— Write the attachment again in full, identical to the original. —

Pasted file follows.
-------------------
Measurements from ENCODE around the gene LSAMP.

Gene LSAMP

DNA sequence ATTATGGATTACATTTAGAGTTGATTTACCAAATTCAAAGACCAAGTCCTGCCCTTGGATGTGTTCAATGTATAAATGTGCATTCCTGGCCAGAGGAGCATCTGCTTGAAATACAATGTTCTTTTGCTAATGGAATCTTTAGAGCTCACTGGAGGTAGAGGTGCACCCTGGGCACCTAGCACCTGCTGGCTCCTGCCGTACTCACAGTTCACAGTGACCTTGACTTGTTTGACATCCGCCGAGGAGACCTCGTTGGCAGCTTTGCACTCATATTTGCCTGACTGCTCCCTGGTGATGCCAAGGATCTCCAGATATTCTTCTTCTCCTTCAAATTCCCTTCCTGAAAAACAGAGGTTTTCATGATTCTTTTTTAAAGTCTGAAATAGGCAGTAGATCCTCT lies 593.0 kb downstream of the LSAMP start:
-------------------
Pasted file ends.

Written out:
Measurements from ENCODE around the gene LSAMP.

Gene LSAMP

DNA sequence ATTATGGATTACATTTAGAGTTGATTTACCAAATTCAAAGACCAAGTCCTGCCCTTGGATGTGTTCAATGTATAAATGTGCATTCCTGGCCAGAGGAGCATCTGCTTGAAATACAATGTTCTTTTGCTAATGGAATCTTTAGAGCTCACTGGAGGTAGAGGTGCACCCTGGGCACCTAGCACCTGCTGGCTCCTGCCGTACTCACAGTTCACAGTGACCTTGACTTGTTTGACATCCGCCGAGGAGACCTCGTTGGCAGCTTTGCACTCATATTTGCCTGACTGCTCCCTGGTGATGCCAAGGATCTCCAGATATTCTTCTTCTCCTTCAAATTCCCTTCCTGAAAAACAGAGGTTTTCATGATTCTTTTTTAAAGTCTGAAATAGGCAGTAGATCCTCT lies 593.0 kb downstream of the LSAMP start: